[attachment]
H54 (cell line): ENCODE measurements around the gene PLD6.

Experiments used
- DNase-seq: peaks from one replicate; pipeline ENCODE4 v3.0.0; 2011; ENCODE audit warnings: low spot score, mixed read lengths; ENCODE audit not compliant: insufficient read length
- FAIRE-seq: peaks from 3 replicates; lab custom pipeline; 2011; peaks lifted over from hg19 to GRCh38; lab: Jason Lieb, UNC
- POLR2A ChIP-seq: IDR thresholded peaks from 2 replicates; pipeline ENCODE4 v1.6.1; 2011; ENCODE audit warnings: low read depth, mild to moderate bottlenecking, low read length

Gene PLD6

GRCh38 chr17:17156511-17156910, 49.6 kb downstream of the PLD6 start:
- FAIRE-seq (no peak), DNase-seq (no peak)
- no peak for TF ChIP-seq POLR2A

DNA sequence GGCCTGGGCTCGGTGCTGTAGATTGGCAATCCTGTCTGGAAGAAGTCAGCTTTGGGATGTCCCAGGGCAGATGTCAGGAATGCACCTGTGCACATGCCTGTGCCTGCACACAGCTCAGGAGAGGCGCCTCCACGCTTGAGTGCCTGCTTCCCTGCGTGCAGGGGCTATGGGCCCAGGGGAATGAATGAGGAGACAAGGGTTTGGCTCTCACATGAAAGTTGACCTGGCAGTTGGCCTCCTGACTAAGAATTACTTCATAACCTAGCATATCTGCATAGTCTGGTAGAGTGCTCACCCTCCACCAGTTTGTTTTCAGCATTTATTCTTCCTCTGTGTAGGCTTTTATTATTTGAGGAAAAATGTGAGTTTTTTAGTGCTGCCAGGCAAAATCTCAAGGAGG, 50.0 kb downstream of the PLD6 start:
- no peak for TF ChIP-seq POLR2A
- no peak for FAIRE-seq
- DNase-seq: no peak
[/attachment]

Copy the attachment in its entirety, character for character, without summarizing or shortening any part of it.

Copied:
H54 (cell line): ENCODE measurements around the gene PLD6.

Experiments used
- DNase-seq: peaks from one replicate; pipeline ENCODE4 v3.0.0; 2011; ENCODE audit warnings: low spot score, mixed read lengths; ENCODE audit not compliant: insufficient read length
- FAIRE-seq: peaks from 3 replicates; lab custom pipeline; 2011; peaks lifted over from hg19 to GRCh38; lab: Jason Lieb, UNC
- POLR2A ChIP-seq: IDR thresholded peaks from 2 replicates; pipeline ENCODE4 v1.6.1; 2011; ENCODE audit warnings: low read depth, mild to moderate bottlenecking, low read length

Gene PLD6

GRCh38 chr17:17156511-17156910, 49.6 kb downstream of the PLD6 start:
- FAIRE-seq (no peak), DNase-seq (no peak)
- no peak for TF ChIP-seq POLR2A

DNA sequence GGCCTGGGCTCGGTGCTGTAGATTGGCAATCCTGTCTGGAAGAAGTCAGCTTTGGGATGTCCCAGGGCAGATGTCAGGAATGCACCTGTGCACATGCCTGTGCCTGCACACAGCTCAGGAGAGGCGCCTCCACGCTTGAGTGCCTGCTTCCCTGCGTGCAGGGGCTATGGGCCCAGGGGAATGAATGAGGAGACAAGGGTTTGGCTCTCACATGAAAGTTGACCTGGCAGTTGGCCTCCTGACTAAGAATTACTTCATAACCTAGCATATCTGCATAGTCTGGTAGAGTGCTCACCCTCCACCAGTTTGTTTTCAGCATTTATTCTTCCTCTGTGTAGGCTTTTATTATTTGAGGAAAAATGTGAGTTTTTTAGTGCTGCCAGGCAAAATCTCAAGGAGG, 50.0 kb downstream of the PLD6 start:
- no peak for TF ChIP-seq POLR2A
- no peak for FAIRE-seq
- DNase-seq: no peak